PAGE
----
Construction materials

GSA Leads the Way for National Carbon Standards in Building Materials

Photo by Isaac Schabes

On March 30, 2022, the General Services Administration (“GSA”) announcement the first-ever national standards for “clean” concrete and asphalt that apply to all new GSA-funded projects using more than 10 cubic yards of concrete or asphalt. Acting pursuant to guidelines set forth in Executive Order 14057, Catalyzing Clean Energy Industries and Jobs Through Federal Sustainability, as well as the February 2022 GSA Information Requests (discussed here and hererespectively), the GSA has published standards for “low embodied carbon” concrete and “environmentally preferable” asphalt. which will be needed “for all GSA projects, whether capital or small, regardless of funding source: paving upgrades, modernizations, new construction, customer-funded projects through BA80 refundable work permits, private sector funded projects such as energy saving performance contracts, and all Bipartisan Infrastructure Act projects.” Specifically:

  • For concrete, contractors will be required to provide a product-specific, third-party verified Environmental Product Declaration (“EPD”) verifying the amount of embodied carbon involved in the extraction, transportation and manufacturing of the product. The standard identifies specific limits for allowed embodied carbon based on concrete mix type and strength, which represent a 20% reduction from industry recommended limits.
  • For asphaltcontractors will be required to provide a product-specific third-party verified cradle-to-gate EPD affirming the use of at least two environmentally preferable techniques (based on a menu of approved practices specified by the GSA) in processing and asphalt installation.

Under both standards, a waiver can be requested in limited circumstances where the only contractor available within the maximum haul range is a small business that has not yet invested in EPDs, or where the “clean” materials specified by the GSAs are not available. In the event that a waiver is granted, contractors will still be required to provide the GSA with an estimate of the Global Warming Potential (“GWP”) for the product.

This GSA action is part of the first set of enforceable standards to emerge from the Biden administration’s “whole of government” approach to addressing climate change, and, more specifically, its stated intention to leverage the office of procurement in pursuit of its climate change policy objectives. . While much of the recent attention has been focused on higher-profile efforts like the proposed rule recently unveiled by the Securities and Exchange Commission regarding mandatory climate-related disclosures (discussed here) for publicly traded companies, as well as potential FAR and DFARS changes that may require similar and expanded climate disclosure requirements for government contractors (discussed here and here, respectively), these new GSA standards establish a model that can be replicated by a wide range of federal agencies in their procurement activities. More immediately, they are potentially a game-changer for federal construction contractors as the GSA is set to oversee $3.4 billion in Infrastructure Investment and Jobs Act funding. (“IIJA”) for the construction and modernization of land entry points to the country. northern and southern borders. With GSA recently announcing the allocation of hundreds of millions of dollars in IIJA funding for new port of entry projects in Alaska, Arizona, Washington, Minnesota and Vermont, in addition to all other projects on the 370 million square feet laudable standards that the GSA oversees for the federal government, contractors must be prepared to meet these new (and similar) standards.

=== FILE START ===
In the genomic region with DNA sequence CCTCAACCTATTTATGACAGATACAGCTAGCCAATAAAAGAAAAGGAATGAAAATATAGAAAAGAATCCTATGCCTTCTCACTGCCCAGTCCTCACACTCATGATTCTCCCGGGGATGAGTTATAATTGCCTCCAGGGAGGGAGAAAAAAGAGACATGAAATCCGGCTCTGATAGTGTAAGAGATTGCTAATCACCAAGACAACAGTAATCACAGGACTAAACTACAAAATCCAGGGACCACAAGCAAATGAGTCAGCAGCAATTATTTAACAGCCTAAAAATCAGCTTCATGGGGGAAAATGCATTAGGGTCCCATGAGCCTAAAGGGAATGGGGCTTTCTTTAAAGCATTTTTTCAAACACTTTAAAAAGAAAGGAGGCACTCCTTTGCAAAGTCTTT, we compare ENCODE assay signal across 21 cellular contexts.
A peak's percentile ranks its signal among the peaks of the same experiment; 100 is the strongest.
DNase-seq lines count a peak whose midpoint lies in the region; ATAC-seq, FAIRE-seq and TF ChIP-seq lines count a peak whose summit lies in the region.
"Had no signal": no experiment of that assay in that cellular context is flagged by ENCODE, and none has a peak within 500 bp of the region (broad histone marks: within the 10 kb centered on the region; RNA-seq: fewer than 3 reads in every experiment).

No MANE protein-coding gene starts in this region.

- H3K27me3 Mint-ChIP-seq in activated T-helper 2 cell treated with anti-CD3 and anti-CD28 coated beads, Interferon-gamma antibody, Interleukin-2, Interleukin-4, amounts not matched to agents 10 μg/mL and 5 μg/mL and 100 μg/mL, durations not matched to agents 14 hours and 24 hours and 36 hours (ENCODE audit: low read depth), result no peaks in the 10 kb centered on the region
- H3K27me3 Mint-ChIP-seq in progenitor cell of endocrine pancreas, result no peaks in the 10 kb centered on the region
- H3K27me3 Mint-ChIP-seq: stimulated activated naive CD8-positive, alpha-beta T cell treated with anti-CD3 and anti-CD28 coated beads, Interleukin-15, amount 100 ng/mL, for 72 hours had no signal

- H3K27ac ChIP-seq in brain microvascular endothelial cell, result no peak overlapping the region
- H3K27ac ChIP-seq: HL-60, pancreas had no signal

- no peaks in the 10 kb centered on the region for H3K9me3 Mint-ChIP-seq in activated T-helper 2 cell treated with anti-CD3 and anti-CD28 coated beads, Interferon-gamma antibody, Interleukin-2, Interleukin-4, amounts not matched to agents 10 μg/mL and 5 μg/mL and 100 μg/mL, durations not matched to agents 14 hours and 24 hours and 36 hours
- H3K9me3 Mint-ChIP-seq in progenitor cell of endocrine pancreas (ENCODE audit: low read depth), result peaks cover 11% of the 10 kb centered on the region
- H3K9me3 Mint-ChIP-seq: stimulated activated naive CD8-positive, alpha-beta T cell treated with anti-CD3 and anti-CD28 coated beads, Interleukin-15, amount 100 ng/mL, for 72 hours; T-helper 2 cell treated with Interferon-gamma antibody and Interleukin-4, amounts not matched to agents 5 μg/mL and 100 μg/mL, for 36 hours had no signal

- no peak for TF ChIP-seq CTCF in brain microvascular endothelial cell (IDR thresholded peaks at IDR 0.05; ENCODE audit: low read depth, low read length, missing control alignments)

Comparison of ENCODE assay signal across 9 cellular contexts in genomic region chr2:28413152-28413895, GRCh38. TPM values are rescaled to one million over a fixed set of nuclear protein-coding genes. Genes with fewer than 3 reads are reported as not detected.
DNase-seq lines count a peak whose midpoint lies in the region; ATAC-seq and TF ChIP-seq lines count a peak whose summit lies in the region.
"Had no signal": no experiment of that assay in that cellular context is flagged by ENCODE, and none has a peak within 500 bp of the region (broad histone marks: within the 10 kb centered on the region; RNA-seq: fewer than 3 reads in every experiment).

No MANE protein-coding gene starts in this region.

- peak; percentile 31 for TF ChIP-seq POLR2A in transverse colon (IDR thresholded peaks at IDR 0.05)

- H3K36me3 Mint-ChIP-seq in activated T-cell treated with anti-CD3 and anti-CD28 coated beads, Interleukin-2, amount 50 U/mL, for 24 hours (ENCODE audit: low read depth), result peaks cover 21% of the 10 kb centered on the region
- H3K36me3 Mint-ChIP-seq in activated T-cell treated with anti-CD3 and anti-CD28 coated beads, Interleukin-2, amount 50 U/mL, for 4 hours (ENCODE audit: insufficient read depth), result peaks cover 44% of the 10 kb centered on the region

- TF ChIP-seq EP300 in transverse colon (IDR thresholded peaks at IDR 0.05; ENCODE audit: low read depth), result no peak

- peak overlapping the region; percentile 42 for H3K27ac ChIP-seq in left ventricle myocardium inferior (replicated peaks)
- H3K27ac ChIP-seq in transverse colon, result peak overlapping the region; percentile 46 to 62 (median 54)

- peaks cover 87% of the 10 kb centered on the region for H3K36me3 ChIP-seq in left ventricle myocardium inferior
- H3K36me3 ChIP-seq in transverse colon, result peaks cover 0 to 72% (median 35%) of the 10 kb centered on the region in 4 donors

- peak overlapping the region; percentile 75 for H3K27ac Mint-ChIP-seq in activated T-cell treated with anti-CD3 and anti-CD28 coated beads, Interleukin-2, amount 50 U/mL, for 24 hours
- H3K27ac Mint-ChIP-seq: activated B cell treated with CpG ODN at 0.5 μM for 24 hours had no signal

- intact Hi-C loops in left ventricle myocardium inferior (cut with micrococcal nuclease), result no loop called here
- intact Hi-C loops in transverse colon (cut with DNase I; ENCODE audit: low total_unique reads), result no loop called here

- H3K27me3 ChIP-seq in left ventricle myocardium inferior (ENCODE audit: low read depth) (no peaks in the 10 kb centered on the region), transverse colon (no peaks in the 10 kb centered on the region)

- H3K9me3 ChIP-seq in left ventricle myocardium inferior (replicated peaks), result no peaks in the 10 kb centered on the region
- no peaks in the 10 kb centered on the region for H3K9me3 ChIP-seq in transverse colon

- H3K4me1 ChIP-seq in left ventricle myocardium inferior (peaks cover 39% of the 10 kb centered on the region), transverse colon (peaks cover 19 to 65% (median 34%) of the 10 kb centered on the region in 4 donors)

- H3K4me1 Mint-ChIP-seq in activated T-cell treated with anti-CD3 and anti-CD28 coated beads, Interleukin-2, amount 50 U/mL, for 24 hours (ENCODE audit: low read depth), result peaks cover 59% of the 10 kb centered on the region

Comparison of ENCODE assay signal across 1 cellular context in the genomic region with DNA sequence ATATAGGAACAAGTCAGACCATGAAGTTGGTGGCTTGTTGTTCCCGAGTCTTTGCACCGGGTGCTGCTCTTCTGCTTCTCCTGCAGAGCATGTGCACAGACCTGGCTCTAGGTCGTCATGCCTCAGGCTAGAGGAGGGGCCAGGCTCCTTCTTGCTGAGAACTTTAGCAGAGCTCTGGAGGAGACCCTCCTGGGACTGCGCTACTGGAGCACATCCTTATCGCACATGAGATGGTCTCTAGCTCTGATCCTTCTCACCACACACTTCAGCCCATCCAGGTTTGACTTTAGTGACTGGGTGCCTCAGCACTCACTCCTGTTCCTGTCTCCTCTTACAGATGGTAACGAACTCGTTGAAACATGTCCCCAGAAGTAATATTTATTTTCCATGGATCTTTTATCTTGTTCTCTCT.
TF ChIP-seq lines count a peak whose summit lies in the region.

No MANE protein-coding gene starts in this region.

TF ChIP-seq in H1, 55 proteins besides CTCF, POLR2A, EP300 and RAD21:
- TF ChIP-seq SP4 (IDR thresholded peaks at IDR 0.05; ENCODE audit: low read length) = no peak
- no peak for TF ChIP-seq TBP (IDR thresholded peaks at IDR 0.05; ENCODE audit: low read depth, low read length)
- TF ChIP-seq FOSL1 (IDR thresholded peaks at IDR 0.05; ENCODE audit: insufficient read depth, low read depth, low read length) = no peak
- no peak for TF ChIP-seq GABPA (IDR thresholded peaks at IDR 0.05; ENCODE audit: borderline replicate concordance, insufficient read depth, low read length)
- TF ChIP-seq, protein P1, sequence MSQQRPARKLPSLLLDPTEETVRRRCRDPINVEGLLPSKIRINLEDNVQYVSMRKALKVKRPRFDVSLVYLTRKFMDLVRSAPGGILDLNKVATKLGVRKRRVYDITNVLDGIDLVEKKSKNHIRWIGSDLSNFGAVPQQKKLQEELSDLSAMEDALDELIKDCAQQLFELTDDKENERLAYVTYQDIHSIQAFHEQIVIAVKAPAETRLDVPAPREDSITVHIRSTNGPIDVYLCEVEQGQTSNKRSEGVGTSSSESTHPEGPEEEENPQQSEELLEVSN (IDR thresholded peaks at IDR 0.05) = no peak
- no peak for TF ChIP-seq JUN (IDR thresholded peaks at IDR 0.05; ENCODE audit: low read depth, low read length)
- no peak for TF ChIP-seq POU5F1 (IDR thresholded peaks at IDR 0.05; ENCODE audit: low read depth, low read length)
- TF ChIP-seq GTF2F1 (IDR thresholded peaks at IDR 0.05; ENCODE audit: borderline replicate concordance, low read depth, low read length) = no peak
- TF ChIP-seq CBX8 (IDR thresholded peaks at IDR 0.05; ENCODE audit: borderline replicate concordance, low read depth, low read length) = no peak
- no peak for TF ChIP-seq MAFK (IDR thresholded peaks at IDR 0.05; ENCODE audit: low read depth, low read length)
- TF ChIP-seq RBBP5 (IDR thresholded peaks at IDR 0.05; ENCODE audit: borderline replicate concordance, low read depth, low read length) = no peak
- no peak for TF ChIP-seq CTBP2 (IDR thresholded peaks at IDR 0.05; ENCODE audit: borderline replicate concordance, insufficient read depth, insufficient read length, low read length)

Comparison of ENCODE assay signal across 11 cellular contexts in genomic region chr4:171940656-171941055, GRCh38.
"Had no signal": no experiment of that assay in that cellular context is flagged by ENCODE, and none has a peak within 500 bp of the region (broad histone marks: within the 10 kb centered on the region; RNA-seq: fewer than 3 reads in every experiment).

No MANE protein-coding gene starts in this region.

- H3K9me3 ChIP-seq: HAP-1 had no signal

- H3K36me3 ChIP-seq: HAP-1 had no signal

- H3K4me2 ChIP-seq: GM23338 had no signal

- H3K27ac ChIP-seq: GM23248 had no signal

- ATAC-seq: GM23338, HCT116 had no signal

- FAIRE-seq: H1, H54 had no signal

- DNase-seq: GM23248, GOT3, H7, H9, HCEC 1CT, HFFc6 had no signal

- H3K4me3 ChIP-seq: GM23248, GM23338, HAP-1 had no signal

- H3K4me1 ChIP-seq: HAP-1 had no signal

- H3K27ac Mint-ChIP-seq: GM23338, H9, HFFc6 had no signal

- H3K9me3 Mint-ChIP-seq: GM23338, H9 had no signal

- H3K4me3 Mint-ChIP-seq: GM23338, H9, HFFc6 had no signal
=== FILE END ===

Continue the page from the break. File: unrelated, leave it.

What remains relatively unclear about the new GSA standards is:

  • Will they only appear as requirements included in the statement of work or contract clauses or will they be used as evaluation criteria?
  • If the latter, will they be implemented as pass/fail criteria, thus excluding entrepreneurs whose embodied carbon of products is above the prescribed target number, or will they be included as an evaluation criterion for which contractors are scored based on their proposed product but otherwise remain eligible for award based on the other tender evaluation criteria?
  • Will the GSA go even further to reserve certain projects for contractors who meet the target goals of preferred embodied carbon concrete or environmentally preferable asphalt?

Finally, additional questions remain about the impact that the implementation of these new standards could have on small businesses that have not yet invested in the calculation of these environmental parameters. This is particularly important given that the White House has also made increasing the participation of disadvantaged small businesses a priority (as discussed here) and GSA recently announced its focus on increasing the participation of disadvantaged small businesses in federal contracts to 21% by fiscal year 2022.

Contractors should closely monitor the implementation of these new GSA standards, as they represent only a small part of the White House’s whole-of-government approach to reducing carbon emissions, and other agencies should also build on this GSA model in other contexts. .

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